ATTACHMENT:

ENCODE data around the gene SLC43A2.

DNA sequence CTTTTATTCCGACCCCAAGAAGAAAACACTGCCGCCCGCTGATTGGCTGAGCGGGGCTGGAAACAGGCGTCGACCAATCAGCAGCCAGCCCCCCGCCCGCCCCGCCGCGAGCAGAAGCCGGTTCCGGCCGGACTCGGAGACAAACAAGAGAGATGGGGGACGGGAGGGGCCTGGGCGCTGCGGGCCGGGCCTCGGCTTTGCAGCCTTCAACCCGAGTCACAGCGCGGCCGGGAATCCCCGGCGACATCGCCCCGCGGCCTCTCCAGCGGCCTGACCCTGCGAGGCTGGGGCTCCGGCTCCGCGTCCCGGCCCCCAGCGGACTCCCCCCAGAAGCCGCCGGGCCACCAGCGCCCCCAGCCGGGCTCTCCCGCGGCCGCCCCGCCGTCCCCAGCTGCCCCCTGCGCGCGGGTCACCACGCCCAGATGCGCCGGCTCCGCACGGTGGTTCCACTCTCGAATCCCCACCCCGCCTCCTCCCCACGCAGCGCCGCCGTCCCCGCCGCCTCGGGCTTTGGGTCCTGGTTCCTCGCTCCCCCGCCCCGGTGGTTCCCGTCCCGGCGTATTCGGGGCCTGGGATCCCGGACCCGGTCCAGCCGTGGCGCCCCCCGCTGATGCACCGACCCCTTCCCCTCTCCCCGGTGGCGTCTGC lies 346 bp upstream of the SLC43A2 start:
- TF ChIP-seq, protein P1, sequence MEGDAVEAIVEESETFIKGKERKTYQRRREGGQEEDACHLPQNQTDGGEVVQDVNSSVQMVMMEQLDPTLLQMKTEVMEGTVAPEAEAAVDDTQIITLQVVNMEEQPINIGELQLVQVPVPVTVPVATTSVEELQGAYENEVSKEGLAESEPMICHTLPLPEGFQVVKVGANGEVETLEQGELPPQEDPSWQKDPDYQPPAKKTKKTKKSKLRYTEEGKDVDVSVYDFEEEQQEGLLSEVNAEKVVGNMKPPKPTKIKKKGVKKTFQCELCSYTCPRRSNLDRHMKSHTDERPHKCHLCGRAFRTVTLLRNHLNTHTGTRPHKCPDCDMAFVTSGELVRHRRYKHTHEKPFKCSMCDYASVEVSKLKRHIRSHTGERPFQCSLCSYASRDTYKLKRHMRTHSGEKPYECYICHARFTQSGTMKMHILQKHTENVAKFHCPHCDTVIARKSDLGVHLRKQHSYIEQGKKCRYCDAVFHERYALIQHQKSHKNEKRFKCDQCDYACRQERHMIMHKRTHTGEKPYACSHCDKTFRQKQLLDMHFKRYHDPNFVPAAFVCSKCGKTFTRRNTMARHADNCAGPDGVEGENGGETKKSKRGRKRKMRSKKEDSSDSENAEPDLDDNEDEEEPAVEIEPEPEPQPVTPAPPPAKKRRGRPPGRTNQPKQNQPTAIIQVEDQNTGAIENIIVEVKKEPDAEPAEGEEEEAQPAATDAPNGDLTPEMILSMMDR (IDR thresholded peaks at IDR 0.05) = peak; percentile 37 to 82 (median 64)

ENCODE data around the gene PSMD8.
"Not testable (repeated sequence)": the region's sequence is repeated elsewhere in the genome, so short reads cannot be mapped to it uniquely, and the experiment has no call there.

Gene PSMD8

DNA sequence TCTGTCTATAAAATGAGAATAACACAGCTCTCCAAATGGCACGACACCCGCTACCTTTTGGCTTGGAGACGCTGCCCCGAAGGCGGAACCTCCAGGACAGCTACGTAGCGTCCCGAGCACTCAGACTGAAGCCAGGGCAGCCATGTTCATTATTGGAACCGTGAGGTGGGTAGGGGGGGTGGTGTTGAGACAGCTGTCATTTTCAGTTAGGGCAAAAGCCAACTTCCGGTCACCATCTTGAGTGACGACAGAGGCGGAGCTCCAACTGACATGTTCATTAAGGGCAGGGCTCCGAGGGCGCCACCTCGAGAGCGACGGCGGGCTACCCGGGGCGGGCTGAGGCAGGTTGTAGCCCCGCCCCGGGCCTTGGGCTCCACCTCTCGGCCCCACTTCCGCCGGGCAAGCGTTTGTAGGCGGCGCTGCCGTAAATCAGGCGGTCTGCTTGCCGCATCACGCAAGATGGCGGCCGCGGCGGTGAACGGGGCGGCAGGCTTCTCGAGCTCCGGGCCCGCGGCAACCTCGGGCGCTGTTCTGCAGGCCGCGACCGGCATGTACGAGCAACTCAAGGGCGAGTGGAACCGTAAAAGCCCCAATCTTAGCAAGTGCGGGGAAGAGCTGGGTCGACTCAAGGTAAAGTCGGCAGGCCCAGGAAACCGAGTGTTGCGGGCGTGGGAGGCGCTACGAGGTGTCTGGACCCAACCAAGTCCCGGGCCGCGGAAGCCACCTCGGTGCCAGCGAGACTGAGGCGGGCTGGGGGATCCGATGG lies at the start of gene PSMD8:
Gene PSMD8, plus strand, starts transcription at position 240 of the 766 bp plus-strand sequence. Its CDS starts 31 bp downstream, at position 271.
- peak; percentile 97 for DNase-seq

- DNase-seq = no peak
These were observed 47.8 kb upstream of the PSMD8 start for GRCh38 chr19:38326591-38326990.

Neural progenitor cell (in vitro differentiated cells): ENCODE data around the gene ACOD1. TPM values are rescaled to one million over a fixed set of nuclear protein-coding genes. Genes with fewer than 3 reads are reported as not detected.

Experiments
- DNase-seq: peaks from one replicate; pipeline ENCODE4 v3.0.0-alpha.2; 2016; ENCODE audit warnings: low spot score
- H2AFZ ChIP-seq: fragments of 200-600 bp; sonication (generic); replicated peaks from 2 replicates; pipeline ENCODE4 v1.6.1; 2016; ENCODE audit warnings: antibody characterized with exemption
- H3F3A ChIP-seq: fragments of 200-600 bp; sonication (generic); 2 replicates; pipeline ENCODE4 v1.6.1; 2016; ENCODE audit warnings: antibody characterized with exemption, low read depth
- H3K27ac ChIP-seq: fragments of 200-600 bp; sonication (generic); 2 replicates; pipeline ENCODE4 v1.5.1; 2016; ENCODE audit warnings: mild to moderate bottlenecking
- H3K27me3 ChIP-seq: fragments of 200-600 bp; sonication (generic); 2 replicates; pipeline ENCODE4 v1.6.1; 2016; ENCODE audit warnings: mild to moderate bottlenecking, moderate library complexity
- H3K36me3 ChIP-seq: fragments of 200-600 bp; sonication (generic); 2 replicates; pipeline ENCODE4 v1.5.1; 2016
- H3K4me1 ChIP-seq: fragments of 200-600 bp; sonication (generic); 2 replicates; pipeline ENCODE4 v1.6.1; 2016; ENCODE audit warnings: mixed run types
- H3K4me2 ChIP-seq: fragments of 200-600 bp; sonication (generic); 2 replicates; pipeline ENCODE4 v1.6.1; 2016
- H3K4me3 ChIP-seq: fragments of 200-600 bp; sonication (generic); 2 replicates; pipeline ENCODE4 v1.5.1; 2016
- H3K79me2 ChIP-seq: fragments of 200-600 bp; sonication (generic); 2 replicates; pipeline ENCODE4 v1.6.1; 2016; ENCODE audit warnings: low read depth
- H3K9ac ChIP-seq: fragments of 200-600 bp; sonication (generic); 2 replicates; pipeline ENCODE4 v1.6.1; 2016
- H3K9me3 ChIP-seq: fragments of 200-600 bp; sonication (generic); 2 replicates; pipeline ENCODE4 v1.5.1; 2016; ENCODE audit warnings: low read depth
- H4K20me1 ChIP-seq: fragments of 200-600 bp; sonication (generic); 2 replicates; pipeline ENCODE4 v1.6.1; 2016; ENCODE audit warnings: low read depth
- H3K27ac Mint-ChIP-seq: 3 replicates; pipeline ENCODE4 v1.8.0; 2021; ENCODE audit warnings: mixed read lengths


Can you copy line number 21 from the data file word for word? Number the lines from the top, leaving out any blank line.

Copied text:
- H3K4me2 ChIP-seq: fragments of 200-600 bp; sonication (generic); 2 replicates; pipeline ENCODE4 v1.6.1; 2016